Democracy Dies in Darkness
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Some 649,000 employees gave notice in April, the sector’s largest one-month exodus in over 20 years — a reflection of pandemic-era strains and a strengthening job market.
Merrick Garland has been criticized by some Democrats over recent legal decisions, but the new attorney general insists he is plotting a straight course.
The former president and his trusted lieutenant both head to Trump Tower as prosecutors press Allen Weisselberg to turn on his boss.
The NCAA had contested a lower-court ruling that would allow colleges to offer greater academic-related perks to Division I football and men’s and women’s basketball players.
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To get a sense of how employers are charting changing workplaces, The Washington Post posed questions about the pandemic and social justice to Top Workplaces winners — a list of 200 organizations that received high ratings from their employees in companywide surveys.
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(Erin Patrick O'Connor/The Washington Post)
First-grade teacher Kim Byrd’s death from coronavirus set off a national discussion on whether schools should remain closed. In her Arizona school, that debate was much more personal.
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Detractors say it confuses voters. Supporters say it better represents the will of the people.
A proposal by Sen. Joe Manchin III (D-W.Va.) almost certainly won't become law, but it signaled a softening by Democrats on voter ID.
Maricopa County ballots are examined and recounted by contractors working for Florida-based company, Cyber Ninjas, at Veterans Memorial Coliseum in Phoenix on May 6. (AP)
The Rhode Island Democrat was asked whether the club has any non-White members. “I think the people who are running the place are still working on that, and I’m sorry it hasn’t happened yet,” he said.
Vance Trimble1913–2021
He wrote about rampant nepotism, hidden payrolls and self-dealing.
Protesters and advocates say they’re seeing the revival of a familiar tactic from the country’s long civil conflict: disappearances. According to the attorney general’s office, 84 remain unaccounted for.
The effort to silence the newspaper is emblematic of Beijing’s broader crackdown.
Iran’s President-elect Ebrahim Raisi, a cleric and former judiciary chief, is a hardline conservative who enjoyed the backing of Iran’s supreme leader and allied security services in last week’s presidential elections.
The move is a bid to defuse tensions in Spain’s deadlocked political crisis.
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The sunset along the Georgetown Waterfront on Sept. 2, 2013. (Craig Hudson for The Post)
As the nation celebrates Juneteenth, Del. Eleanor Holmes Norton (D-D.C.) has introduced a bill to establish a federal memorial on the Georgetown waterfront commemorating the unknown number of kidnapped Africans believed to have arrived there.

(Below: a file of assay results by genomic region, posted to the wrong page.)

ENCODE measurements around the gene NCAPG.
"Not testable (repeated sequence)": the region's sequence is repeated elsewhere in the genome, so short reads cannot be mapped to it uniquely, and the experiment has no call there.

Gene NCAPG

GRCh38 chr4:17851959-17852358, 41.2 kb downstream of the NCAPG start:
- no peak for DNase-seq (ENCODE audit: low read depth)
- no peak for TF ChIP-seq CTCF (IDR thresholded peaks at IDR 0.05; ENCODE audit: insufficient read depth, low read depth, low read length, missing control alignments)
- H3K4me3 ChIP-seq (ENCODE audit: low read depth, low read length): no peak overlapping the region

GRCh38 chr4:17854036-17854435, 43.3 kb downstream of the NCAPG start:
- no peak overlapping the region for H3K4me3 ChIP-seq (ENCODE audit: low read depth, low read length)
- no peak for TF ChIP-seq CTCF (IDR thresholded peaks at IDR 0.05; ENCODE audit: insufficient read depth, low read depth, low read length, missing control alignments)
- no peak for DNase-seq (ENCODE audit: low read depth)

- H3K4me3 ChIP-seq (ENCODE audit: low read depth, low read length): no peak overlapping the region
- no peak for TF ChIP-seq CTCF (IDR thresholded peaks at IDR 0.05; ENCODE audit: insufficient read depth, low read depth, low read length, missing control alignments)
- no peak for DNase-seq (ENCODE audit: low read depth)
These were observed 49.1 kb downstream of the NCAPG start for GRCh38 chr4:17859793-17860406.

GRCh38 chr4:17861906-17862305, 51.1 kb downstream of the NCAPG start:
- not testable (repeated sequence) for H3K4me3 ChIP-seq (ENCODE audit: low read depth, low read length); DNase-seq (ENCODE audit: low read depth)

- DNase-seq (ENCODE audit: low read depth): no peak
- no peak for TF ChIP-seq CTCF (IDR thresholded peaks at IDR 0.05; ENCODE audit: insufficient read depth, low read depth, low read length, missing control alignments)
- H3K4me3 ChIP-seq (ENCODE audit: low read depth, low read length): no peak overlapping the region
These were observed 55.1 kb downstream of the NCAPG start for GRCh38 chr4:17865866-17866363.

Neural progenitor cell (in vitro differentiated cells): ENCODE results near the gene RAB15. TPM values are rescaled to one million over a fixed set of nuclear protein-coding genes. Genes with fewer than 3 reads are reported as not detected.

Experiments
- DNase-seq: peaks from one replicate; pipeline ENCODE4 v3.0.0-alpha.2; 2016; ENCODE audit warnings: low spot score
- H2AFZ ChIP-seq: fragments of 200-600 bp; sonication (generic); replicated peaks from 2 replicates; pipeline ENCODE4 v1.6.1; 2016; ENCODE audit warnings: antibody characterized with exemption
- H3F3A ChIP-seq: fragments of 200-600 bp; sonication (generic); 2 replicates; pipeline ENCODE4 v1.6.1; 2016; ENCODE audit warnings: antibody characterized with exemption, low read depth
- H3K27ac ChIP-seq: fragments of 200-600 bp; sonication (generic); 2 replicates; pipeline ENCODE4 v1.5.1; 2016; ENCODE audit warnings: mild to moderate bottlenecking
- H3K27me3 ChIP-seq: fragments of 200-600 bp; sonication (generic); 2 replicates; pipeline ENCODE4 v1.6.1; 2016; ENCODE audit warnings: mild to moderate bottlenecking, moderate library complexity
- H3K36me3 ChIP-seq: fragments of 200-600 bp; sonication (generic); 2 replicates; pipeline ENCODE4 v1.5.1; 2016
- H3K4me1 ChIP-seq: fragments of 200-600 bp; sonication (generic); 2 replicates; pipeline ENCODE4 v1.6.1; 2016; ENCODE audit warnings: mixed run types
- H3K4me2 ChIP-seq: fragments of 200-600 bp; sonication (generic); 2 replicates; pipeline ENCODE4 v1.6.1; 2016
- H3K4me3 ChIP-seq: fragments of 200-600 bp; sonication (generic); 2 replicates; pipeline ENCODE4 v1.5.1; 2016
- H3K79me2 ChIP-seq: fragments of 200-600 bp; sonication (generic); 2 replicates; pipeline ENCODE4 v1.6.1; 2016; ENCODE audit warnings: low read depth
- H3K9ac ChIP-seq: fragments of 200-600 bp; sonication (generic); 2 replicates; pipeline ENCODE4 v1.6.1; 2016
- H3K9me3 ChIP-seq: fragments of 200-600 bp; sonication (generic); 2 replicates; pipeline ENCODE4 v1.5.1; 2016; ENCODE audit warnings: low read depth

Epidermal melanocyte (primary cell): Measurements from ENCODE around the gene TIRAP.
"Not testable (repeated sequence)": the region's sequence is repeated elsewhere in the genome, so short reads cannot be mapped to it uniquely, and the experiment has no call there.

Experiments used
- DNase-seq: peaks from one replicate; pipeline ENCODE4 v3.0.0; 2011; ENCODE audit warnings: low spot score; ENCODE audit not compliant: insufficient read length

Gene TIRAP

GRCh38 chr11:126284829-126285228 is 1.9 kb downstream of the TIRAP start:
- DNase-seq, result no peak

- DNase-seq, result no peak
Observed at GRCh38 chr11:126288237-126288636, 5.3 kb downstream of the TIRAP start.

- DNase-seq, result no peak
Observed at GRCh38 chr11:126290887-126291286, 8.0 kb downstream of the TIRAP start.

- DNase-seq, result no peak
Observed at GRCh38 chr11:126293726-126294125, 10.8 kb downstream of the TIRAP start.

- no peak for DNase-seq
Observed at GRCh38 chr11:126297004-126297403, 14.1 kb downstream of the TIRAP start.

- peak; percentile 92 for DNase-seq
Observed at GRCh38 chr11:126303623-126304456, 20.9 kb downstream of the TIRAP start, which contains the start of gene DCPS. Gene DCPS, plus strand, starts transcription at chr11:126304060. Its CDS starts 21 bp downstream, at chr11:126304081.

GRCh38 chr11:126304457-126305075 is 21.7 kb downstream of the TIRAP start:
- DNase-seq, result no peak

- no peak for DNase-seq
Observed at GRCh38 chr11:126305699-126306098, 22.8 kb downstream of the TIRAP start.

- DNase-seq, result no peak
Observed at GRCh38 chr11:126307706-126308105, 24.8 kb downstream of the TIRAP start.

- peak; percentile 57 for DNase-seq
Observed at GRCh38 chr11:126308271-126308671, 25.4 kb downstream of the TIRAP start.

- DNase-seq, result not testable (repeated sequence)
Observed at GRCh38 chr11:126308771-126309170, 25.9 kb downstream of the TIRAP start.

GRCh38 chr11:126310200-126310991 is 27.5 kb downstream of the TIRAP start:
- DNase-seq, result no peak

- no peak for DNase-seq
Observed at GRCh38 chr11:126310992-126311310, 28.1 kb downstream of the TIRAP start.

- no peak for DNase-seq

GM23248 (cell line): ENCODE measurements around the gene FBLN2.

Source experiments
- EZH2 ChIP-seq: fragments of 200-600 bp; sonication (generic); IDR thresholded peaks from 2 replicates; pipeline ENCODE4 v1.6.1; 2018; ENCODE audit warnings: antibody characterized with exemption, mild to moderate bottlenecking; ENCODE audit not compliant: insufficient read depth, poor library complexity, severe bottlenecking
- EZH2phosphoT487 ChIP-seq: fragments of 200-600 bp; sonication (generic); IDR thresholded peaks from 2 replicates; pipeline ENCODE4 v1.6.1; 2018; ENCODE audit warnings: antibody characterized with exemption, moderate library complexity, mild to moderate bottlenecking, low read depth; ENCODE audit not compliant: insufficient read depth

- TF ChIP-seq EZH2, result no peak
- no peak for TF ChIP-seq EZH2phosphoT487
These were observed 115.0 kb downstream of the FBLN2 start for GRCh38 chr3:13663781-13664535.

Education promises to be a key issue in the Va. governor’s race; Md. plan is seen as national model.
Virginia reported a single death on Saturday, but the numbers crept up on Sunday and Monday — a reminder that the virus can still claim lives, especially in areas where vaccination rates are relatively low.
The Arlington resident is starring in Round House’s filmed production of the rock music-infused play ‘We’re Gonna Die.’
Parades, concerts, tours and hands-on activities celebrate the anniversary of the end of slavery.
Outdoor film screenings, concerts, happy hours and other events to brighten your week.
Eugene Izotov is principal oboe of the San Francisco Symphony, which recently returned to live concerts with an audience. (James Cornsilk/The Post)
Americans are shedding their sweatpants and venturing back to the workplace as more states reopen. People across the country described their return after 15 months at home.
U.S. stocks fell last week after the Federal Reserve signaled that rate increases might arrive sooner than expected.
A new economic era has arrived, and it features greater worker power, higher housing costs and very different ways of doing business. Policymakers are also contending with inflation and how Americans will react to high rates.
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Beeban Kidron, an advocate for children's digital rights, poses with Twisted Toys. (5Rights)
The campaign is part of a broader effort to get the United States to pass online protections for children.
You were less stressed about making decisions during the pandemic because there were fewer choices and the right ones were so clear.
The bride and groom along with 2 in the wedding party have rejected the coronavirus vaccine.
Hosts don’t want to include friends who have chosen not to get the coronavirus vaccine.
The late chef and storyteller Anthony Bourdain is the subject of “Roadrunner: A Film About Anthony Bourdain.” (Focus Features)
The documentary film festival is offering in-person and virtual screenings starting June 22.
“Lorna Mott Comes Home” is signature Johnson: a delightful, jet-setting comedy of manners.
The Nigerian-Tamil, nonbinary transgender author tells of the journey to transform their body to rectify the physical dysphoria affecting them mentally and emotionally.
It’s a pleasure to spend time with the subject of ‘Rita Moreno: Just a Girl Who Decided to Go for It.’
“Civil War (Or, Who Do We Think We Are)” explores how heritage, more than history, shapes our views of a shared past.
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